Let's re-explore our own options in the reduction of energy consumption, but let's also hold accountable the companies who control the puppet strings of the energy consumer market.

3 comments:

HH said...

Another option is to make our energy capture more efficient. A huge amount of power is lost in dams that could be captured if there was funding for R&D. Solar panels as well are getting more efficient so that smaller panels capture more energy. Instead of abandoning our power sources we should make them better.
I also believe that downsizing our living helps too. Larger houses cost more in energy than do smaller houses. Could children share rooms? Is it necessary to have a sitting room and a family room? Is it necessary to have a gas guzzler for status reasons? Anyway, your article is great, and once again you've inspired me to learn more!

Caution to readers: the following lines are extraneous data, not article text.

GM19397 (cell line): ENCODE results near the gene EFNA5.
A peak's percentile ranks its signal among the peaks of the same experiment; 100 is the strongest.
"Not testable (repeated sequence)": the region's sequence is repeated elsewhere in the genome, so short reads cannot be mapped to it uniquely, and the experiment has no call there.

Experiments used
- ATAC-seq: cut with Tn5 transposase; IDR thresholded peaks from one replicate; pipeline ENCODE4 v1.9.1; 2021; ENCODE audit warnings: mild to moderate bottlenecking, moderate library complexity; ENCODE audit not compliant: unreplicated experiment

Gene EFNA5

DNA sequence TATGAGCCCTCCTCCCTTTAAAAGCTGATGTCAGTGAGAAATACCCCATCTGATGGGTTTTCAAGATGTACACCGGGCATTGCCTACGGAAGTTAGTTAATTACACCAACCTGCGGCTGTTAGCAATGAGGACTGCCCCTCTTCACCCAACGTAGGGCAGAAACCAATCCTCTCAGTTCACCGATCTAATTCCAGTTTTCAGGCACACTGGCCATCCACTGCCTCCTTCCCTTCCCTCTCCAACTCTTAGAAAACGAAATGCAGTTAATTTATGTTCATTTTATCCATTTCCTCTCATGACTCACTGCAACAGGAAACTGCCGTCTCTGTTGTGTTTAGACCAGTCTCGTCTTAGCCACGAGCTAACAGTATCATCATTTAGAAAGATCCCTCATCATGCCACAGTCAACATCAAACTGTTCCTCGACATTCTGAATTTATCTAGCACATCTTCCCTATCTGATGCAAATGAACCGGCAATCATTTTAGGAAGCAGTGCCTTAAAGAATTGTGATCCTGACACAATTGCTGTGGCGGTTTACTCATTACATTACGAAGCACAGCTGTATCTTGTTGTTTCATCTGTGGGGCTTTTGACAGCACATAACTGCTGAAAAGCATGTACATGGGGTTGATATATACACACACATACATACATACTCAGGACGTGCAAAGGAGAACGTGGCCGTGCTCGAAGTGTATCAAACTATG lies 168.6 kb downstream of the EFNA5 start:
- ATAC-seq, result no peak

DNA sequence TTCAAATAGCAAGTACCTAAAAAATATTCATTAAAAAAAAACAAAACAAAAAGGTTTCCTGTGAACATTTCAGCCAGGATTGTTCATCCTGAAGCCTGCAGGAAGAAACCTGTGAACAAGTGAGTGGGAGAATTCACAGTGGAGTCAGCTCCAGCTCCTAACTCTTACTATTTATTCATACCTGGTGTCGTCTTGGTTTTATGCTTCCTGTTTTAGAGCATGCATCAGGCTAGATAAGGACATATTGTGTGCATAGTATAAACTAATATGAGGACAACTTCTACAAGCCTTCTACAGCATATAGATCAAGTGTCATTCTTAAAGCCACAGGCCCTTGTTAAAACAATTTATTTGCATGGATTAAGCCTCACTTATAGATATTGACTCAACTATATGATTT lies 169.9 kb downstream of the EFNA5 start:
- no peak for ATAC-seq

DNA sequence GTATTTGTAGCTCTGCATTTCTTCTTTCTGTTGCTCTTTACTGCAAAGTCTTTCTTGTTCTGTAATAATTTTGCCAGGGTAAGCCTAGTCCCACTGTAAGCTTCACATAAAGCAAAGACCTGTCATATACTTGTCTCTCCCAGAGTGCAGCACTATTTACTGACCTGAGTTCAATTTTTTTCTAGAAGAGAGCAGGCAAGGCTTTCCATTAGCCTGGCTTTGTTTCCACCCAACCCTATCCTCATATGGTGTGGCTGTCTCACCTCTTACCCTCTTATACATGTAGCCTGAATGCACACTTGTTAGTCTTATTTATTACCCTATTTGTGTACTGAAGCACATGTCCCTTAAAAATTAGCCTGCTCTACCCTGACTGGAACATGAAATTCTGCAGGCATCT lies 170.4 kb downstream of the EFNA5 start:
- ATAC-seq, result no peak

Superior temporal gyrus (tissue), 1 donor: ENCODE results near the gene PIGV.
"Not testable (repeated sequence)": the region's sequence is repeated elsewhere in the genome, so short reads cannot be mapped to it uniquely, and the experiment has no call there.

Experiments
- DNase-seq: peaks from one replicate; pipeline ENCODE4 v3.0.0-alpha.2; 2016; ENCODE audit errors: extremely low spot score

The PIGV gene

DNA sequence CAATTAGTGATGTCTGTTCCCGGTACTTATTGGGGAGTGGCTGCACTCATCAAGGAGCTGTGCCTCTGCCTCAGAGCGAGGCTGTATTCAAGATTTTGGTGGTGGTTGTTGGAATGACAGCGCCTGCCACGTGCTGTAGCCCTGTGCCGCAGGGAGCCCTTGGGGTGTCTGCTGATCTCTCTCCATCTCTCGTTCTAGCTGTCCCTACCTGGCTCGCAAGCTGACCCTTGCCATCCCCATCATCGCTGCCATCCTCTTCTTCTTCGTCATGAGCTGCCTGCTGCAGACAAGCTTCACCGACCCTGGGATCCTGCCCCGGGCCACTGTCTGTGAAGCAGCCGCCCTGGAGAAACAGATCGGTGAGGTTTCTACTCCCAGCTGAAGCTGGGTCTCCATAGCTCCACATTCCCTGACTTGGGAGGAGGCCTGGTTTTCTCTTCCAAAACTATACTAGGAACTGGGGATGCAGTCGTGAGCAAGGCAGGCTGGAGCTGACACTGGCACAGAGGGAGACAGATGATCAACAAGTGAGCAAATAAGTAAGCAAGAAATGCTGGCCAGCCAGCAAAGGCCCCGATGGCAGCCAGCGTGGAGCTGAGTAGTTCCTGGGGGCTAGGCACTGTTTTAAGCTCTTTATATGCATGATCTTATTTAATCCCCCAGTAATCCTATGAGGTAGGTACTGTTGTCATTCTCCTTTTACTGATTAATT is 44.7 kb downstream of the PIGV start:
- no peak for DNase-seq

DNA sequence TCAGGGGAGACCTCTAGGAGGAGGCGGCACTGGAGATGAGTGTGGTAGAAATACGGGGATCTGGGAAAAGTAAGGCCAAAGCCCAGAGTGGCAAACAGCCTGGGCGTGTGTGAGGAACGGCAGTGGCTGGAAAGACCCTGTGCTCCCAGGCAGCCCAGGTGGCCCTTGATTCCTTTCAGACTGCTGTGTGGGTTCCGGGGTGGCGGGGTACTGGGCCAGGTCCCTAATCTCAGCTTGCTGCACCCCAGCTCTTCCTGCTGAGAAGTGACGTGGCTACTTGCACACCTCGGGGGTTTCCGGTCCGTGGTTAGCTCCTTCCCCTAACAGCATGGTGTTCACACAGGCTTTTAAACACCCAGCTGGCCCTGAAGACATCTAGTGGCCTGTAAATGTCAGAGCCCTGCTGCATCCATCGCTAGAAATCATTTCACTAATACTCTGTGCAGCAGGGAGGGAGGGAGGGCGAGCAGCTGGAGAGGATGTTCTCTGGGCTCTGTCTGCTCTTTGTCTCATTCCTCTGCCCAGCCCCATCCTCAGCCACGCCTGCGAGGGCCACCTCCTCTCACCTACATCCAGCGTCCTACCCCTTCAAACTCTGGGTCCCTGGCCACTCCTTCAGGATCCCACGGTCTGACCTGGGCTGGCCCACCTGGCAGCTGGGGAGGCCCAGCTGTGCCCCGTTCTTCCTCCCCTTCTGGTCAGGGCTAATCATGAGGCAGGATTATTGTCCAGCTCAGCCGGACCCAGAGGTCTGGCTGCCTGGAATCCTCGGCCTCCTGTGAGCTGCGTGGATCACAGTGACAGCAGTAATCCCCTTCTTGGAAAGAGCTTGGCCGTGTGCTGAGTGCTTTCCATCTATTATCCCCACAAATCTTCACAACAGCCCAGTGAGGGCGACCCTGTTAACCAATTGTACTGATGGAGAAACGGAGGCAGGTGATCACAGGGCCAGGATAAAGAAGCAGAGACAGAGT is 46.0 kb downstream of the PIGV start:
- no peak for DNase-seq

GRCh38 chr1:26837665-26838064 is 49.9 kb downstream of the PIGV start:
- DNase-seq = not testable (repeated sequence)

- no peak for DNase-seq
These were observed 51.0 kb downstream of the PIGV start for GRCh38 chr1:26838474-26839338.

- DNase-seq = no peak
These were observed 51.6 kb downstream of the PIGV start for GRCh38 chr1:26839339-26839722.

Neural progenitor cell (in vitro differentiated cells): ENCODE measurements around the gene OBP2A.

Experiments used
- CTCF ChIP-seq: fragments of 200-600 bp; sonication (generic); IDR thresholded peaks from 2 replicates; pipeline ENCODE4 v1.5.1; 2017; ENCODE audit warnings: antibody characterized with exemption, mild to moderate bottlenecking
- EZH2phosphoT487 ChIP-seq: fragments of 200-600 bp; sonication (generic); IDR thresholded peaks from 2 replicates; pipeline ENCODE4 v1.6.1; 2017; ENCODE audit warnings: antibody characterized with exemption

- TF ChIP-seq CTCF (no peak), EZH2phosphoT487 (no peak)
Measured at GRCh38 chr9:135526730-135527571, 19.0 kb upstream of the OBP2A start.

Jayna said...

Thank you HH!

The other suggestions you've just mentioned are really good ideas and I agree with you completely. One thing I should also take into account is the progress in technology like the smaller solar panels and how that may a positive note for the future.

Thanks again for reading, commenting, and sharing.

Mindbender said...

I wouldn't be surprised if in a few years from now some houses would have lots of different power generators (small solar panels, small wind generators). One for the TV. One for the lights. One for your computer ect....I believe this will eventually happen in some places of the world.

Great post!!